A Simple Way to Shoot Highly Reflective Products

Shooting products in a studio environment is not the easiest form of photography. It takes patience, knowledge of light sculpting, and clever post-processing. People also incorrectly assume that you must have a great deal invested in equipment.

But this simply isn’t true. There is an overabundance of content online hailing the efficacy of inexpensive equipment such as speedlights and the like. And it has been shown that you can indeed get extremely high-quality results without using expensive equipment. You just need to practice, and there is no better form of photography that can be practiced solo than product photography. 

In this video by Dustin Dolby, who goes by workphlo on YouTube, he breaks down the incredibly difficult highly reflective product shoot. Reflective surfaces are a nightmare to photograph, but in less than six minutes and with only two speedlights, he has guided the viewer through the hardest part, which is taking the shots themselves, all by careful placement of lights, flags, and diffusion. Highly reflective surfaces usually have to be shot with compositing in mind, and he explains both how and why each successive shot is going to be used in the final edit. In the second half of the video, he creates an impressive, isolated, magazine-worthy image, but doesn’t overcomplicate things with messy tools and filters. Selections, layer masks, and a few adjustments round out the technique.

I have been enamored with product photography for years, and the thing that has kept me interested in it is the fact that it's a challenging craft. But channels like workphlo have been helping me achieve success when I’m completely stuck on a project. The 42 videos he has on the channel should be more than enough to help you out too.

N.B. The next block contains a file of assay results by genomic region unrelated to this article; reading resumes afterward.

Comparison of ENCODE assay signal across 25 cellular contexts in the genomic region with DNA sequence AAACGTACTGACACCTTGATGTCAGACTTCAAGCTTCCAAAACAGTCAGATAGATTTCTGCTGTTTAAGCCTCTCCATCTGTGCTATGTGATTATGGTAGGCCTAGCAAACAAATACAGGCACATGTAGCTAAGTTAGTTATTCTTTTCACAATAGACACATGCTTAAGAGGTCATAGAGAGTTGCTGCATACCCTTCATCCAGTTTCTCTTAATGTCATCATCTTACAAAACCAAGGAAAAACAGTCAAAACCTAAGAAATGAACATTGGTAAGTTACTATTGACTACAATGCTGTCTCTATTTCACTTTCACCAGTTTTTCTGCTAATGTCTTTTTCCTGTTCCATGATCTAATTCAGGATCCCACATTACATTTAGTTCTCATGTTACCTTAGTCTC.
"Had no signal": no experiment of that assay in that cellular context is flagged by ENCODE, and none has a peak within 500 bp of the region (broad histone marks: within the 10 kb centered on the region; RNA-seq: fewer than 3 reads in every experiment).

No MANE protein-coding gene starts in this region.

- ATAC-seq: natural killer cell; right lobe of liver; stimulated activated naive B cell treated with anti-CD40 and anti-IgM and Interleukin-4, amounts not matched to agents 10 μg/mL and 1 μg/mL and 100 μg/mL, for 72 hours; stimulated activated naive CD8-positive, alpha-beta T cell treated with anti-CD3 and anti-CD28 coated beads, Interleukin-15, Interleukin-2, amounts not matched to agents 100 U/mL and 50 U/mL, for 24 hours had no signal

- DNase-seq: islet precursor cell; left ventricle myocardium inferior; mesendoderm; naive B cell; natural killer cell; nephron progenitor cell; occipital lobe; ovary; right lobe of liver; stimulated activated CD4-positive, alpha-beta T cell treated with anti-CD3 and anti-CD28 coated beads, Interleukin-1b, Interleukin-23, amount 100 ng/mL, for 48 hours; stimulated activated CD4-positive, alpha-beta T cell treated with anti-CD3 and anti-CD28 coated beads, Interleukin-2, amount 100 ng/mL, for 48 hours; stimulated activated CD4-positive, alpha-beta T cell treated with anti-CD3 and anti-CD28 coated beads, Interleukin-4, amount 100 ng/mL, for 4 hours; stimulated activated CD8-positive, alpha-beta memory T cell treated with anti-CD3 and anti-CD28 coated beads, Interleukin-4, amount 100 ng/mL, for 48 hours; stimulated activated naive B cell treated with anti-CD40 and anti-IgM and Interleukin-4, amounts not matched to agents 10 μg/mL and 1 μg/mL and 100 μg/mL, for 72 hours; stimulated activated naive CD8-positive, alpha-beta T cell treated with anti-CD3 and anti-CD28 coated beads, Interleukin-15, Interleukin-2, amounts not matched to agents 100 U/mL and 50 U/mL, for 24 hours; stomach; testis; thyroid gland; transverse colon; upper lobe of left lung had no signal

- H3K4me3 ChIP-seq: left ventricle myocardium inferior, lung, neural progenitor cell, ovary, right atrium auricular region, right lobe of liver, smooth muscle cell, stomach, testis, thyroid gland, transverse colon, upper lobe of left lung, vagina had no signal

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1 Comment
Benoit .'s picture

Yes you can do everything in a minimalist way, but really tools are about speed and production not about fancy or impressing the gallery, and it's the same with photography. That 1/10th control, heavy duty camera stand and all eventually becomes a need not a want when you shoot reflective items as a business. Some car shops will charge you by the book where replacing a water pump time and cost is already preset. Thing is they want mechanics that do it in much less time and move to another car because that's the way you make good money. Same here, this guy is good, but I feel he relies too much on post when often you can do it in camera and greatly reduce composite time. Alignment issues can really hurt when you realize the product or the tripod has moved. The other thing is that rough color alteration on the red. Cosmetic and jewelry brands are very picky on color matching and some of the hard moves and even cloning gradients can be painful to fix when converting to cmyk for print, billboards, etc. Printing is not gone, we are still far form a nearly 100% rgb world. I stopped taking expensive jewelry because companies would start mailing pieces and or make me sign a receipt and I decided that the volume I was doing was not worth getting into more insurance cost and it's hard to find too, but I have done catalogs where the client would bring the items and spend one to a few days going through the shots. One place had a great designer who would pencil draw what she wanted and it was perfect as I knew right away the light set up I would need.